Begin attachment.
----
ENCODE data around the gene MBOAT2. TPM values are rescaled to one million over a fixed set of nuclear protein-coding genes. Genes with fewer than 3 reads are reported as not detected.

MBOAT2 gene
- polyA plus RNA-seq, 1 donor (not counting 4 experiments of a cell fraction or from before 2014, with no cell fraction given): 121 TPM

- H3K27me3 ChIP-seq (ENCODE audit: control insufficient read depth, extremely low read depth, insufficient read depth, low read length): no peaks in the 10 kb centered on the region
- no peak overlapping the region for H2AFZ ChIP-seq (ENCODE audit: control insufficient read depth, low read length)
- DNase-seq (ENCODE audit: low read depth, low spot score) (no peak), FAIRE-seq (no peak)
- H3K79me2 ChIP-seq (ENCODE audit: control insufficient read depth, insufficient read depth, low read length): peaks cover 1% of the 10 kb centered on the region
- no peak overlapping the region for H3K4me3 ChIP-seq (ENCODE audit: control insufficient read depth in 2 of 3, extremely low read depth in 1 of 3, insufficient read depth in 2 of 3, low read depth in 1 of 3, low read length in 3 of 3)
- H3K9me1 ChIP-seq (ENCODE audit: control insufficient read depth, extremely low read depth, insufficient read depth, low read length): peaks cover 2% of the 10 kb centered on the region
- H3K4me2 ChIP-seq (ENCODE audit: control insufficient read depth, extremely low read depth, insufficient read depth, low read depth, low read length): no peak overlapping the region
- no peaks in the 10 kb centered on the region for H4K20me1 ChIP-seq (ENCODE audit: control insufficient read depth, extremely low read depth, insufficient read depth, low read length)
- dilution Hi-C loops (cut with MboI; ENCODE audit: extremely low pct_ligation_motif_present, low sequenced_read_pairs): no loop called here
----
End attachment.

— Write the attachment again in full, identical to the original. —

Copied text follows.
ENCODE data around the gene MBOAT2. TPM values are rescaled to one million over a fixed set of nuclear protein-coding genes. Genes with fewer than 3 reads are reported as not detected.

MBOAT2 gene
- polyA plus RNA-seq, 1 donor (not counting 4 experiments of a cell fraction or from before 2014, with no cell fraction given): 121 TPM

- H3K27me3 ChIP-seq (ENCODE audit: control insufficient read depth, extremely low read depth, insufficient read depth, low read length): no peaks in the 10 kb centered on the region
- no peak overlapping the region for H2AFZ ChIP-seq (ENCODE audit: control insufficient read depth, low read length)
- DNase-seq (ENCODE audit: low read depth, low spot score) (no peak), FAIRE-seq (no peak)
- H3K79me2 ChIP-seq (ENCODE audit: control insufficient read depth, insufficient read depth, low read length): peaks cover 1% of the 10 kb centered on the region
- no peak overlapping the region for H3K4me3 ChIP-seq (ENCODE audit: control insufficient read depth in 2 of 3, extremely low read depth in 1 of 3, insufficient read depth in 2 of 3, low read depth in 1 of 3, low read length in 3 of 3)
- H3K9me1 ChIP-seq (ENCODE audit: control insufficient read depth, extremely low read depth, insufficient read depth, low read length): peaks cover 2% of the 10 kb centered on the region
- H3K4me2 ChIP-seq (ENCODE audit: control insufficient read depth, extremely low read depth, insufficient read depth, low read depth, low read length): no peak overlapping the region
- no peaks in the 10 kb centered on the region for H4K20me1 ChIP-seq (ENCODE audit: control insufficient read depth, extremely low read depth, insufficient read depth, low read length)
- dilution Hi-C loops (cut with MboI; ENCODE audit: extremely low pct_ligation_motif_present, low sequenced_read_pairs): no loop called here